Almost any financial or economic analysis for the UK is framed around how it might be affected by Brexit. The uncertainty over leaving the EU means that not only can industries not put plans in motion for preparing to leave – as the date has changed several times – but there remains uncertainty as to what leaving may look like economically, if any different.
But not all industries are stymied by the Brexit debate. The blockchain industry – made famous by its underlying features of cryptocurrency such as Bitcoin, as well as the nature of the decentralised ledger that is being used to firm up contract agreements and make transfers more secure – seems to be able to solve the problem.
Blockchain is booming
The industry’s growth has certainly led to a lot of interest and investment, especially as people began to realize that blockchain was not synonymous with cryptocurrency, but with a new way of doing things. Indeed, Swift payments overseas are at risk of being replaced by Ripple, which uses blockchain technology and is being looked at by many major banks, including Santander. As such, the industry is seeing a lot of interest from investment, including those with the influence and power to allow the technology to really take off.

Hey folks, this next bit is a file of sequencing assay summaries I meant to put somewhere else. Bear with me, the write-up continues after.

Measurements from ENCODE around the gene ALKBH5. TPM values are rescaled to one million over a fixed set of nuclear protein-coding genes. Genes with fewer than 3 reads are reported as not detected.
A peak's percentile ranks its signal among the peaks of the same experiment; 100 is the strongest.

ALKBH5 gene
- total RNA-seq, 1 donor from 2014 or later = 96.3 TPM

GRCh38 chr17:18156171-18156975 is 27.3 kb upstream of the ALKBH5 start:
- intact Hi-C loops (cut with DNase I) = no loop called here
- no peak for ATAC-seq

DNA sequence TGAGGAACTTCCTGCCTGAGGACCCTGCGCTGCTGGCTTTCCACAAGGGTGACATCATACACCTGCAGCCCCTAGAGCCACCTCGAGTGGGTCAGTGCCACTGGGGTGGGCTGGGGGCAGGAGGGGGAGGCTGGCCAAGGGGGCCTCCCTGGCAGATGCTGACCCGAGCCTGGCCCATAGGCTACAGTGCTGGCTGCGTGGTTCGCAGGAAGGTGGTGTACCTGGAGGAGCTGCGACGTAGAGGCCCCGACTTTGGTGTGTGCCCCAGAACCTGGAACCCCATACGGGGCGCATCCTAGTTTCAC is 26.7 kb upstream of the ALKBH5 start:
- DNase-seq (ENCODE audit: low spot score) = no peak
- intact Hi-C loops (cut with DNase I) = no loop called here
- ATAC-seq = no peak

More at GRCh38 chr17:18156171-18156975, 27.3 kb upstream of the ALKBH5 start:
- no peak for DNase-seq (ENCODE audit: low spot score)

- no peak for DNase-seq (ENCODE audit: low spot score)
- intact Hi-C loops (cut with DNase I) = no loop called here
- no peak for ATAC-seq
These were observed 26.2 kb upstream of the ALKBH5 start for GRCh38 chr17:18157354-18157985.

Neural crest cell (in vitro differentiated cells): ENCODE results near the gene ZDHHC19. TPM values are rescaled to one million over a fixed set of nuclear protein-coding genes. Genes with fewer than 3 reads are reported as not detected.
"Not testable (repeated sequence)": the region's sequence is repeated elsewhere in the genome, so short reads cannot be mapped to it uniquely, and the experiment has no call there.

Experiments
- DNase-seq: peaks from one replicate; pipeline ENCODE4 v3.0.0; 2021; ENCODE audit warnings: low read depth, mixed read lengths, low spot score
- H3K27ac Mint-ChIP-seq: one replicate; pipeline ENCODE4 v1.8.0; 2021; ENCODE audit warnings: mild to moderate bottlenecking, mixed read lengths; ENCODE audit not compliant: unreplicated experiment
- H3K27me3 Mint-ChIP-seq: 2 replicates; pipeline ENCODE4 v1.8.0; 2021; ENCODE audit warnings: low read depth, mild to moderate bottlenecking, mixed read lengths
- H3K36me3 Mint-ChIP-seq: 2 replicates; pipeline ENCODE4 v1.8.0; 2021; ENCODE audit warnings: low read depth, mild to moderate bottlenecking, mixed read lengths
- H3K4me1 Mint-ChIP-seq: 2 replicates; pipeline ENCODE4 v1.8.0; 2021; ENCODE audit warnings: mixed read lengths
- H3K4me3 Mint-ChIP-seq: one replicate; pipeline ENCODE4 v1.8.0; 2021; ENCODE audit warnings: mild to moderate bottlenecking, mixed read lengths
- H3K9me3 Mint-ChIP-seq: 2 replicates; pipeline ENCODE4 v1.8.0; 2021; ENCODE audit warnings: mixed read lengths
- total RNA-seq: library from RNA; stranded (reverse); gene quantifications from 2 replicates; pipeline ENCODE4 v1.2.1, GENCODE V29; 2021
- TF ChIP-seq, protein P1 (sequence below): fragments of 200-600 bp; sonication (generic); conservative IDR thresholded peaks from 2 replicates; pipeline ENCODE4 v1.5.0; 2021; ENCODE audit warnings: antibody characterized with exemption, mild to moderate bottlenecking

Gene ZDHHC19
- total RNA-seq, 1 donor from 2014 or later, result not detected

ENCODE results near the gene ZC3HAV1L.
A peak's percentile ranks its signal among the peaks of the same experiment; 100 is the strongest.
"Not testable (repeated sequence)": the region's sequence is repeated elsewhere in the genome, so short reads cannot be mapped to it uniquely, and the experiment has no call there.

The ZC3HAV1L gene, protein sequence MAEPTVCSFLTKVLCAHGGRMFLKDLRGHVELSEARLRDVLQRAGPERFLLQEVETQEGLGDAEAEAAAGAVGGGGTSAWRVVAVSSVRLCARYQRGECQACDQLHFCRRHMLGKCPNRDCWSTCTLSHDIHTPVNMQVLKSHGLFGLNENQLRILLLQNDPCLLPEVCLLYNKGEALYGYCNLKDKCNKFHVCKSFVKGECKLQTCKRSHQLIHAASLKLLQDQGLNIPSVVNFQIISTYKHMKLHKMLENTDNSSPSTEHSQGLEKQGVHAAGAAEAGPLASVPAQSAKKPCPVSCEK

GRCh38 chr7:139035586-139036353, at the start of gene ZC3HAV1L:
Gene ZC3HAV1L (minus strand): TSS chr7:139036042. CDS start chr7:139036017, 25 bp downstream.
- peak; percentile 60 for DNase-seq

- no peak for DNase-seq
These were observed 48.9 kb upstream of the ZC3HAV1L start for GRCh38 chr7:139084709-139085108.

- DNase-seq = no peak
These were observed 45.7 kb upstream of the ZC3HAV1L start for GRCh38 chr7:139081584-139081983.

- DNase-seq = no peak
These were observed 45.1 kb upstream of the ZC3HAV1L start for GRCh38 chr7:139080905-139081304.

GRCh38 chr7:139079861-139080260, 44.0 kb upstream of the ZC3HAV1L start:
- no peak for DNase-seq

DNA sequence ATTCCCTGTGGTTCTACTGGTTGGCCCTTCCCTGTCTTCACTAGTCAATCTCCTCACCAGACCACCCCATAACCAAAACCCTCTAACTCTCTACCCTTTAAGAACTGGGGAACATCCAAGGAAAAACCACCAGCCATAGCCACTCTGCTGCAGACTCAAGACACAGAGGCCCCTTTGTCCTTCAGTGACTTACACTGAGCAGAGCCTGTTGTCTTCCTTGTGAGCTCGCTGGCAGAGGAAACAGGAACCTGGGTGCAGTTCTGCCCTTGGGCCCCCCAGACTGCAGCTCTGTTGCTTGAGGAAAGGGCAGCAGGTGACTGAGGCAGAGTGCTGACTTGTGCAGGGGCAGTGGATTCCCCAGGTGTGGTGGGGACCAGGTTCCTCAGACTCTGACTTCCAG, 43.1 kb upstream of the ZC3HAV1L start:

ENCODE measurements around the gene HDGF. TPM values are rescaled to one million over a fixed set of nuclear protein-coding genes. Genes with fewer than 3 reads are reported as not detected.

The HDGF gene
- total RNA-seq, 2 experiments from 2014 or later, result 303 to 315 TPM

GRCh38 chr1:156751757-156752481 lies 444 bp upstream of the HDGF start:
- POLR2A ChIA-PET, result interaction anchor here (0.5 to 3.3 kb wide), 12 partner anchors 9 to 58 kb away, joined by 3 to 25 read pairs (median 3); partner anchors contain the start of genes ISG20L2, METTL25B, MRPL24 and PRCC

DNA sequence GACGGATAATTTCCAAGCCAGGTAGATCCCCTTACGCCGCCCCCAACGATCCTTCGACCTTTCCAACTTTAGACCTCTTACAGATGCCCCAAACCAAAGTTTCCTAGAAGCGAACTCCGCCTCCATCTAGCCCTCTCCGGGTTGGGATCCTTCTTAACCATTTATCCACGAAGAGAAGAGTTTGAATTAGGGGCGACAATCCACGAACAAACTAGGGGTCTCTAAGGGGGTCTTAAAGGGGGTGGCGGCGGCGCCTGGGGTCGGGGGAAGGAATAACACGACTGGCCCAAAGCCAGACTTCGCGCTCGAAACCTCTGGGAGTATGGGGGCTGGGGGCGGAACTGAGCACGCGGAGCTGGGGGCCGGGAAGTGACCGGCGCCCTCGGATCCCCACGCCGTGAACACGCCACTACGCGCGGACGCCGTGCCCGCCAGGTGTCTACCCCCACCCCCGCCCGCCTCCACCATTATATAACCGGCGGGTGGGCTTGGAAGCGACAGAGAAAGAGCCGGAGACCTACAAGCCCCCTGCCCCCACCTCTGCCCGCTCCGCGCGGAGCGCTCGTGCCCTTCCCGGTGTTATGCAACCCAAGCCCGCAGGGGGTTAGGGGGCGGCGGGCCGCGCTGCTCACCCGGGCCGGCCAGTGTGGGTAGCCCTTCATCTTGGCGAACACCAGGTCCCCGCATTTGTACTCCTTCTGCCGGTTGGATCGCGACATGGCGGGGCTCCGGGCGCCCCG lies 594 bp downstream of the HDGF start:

It’s not just huge investors that are continuing to show the usefulness of this industry. The ability for the general public to get involved with blockchain through online investment platforms which simplify the process means the industry can continue to grow. Part of the reason that blockchain could grow after Brexit is that the technology could provide logistical ways around the uncertain effects of the changing circumstances that leaving the EU, the customs union, and the single market has caused.
Could blockchain solve the border issue?
The major debate in terms of Brexit is the border issue between Northern Ireland and the Republic of Ireland. A hard border will affect the Good Friday Agreement, will affect businesses operating across the border, and will symbolise a return to The Troubles. Nancy Pelosi, Speaker of the House of Representatives in the US has stated that no deal will be made with the US that affects the Good Friday Agreement, proving how pivotal and important the ratified policy is.
Could blockchain pose a solution to the border issue? The ledger that blockchain is based on acts as an incontrovertible and unchangeable shared source of truth. Some experts in the field suggest that smart contracts could lead to frictionless trade across borders, owing to the speed and security of the data processing of the blockchain ledger. Indeed, Chancellor of the Exchequer Phillip Hammond claimed at the Conservative Party conference that blockchain would be a technology to solve problems for the UK in the future, nodding his hat to the continued investment in it.
Whether or not blockchain could present a solution to the border issue remains to be seen – but the fact that the industry is storming forwards with solutions when the UK government continues to stagnate on the issue shows a huge deal of growth for blockchain.
By Dan Ramsden
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